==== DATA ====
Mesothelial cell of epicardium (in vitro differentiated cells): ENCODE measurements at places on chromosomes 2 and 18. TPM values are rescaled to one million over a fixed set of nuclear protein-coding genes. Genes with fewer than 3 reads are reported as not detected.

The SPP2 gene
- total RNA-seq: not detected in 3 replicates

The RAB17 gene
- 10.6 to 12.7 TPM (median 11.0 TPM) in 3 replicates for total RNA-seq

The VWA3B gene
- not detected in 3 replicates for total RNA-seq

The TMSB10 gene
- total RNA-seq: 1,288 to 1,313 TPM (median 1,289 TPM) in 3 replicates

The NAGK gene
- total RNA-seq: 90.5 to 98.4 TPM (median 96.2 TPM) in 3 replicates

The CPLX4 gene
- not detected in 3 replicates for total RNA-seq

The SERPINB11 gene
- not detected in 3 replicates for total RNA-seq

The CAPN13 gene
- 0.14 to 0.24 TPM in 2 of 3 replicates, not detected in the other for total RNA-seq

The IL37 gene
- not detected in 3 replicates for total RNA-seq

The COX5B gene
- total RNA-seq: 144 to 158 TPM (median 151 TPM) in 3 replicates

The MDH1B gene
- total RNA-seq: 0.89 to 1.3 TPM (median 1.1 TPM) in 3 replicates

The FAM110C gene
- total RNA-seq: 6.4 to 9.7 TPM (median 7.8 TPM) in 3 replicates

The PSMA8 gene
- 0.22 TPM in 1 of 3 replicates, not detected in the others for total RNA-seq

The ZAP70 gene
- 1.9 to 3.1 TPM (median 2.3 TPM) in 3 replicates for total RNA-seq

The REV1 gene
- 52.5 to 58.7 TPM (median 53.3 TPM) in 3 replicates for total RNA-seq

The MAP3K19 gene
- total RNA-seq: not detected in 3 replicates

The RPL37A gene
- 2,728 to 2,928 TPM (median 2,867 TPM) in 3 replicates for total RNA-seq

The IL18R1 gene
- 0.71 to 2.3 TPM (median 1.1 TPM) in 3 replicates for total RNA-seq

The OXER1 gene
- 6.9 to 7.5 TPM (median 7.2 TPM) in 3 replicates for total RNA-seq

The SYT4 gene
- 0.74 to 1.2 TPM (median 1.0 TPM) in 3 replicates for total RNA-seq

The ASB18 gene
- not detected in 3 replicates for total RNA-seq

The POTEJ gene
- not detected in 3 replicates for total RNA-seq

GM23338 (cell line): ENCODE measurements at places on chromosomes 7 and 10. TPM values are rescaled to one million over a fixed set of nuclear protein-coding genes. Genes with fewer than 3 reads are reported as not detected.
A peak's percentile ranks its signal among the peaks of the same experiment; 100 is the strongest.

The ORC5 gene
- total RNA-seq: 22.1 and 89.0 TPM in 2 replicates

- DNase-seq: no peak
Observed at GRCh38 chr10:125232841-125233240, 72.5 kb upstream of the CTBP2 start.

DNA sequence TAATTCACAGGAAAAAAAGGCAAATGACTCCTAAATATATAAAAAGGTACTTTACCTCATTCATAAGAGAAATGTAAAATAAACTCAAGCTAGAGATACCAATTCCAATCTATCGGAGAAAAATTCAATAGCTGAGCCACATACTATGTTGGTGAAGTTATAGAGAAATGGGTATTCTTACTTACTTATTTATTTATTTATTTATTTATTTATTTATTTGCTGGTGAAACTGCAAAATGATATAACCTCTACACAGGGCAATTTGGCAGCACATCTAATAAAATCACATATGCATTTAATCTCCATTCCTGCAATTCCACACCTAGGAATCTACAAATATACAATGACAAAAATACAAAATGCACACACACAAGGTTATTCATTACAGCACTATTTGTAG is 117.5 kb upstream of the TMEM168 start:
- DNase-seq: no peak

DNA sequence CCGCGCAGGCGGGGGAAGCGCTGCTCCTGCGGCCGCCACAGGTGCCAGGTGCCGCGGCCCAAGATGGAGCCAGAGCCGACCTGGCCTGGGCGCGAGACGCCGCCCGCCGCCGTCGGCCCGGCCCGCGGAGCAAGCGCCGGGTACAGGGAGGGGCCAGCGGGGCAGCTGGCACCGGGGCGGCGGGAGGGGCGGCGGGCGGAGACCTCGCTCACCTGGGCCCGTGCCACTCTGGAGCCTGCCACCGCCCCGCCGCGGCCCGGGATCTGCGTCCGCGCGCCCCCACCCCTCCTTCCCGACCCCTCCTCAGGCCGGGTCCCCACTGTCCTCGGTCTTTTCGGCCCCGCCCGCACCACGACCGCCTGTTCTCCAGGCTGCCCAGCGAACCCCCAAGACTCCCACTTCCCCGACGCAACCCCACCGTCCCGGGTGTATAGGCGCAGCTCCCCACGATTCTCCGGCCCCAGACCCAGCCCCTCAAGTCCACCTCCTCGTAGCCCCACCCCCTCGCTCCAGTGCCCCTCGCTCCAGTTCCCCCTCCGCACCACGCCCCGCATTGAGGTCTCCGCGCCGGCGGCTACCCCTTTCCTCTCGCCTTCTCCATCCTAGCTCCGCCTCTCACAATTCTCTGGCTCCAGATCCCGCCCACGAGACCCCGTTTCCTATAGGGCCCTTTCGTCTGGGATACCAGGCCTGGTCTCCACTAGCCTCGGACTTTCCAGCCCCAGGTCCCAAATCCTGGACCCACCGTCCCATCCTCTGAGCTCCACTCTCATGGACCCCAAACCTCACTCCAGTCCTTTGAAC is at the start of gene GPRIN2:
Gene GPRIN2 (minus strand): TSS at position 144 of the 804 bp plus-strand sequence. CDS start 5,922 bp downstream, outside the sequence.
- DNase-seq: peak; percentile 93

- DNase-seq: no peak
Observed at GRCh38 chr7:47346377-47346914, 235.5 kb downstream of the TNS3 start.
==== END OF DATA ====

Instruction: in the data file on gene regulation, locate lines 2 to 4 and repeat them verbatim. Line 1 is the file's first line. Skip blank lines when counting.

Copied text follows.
The SPP2 gene
- total RNA-seq: not detected in 3 replicates

The RAB17 gene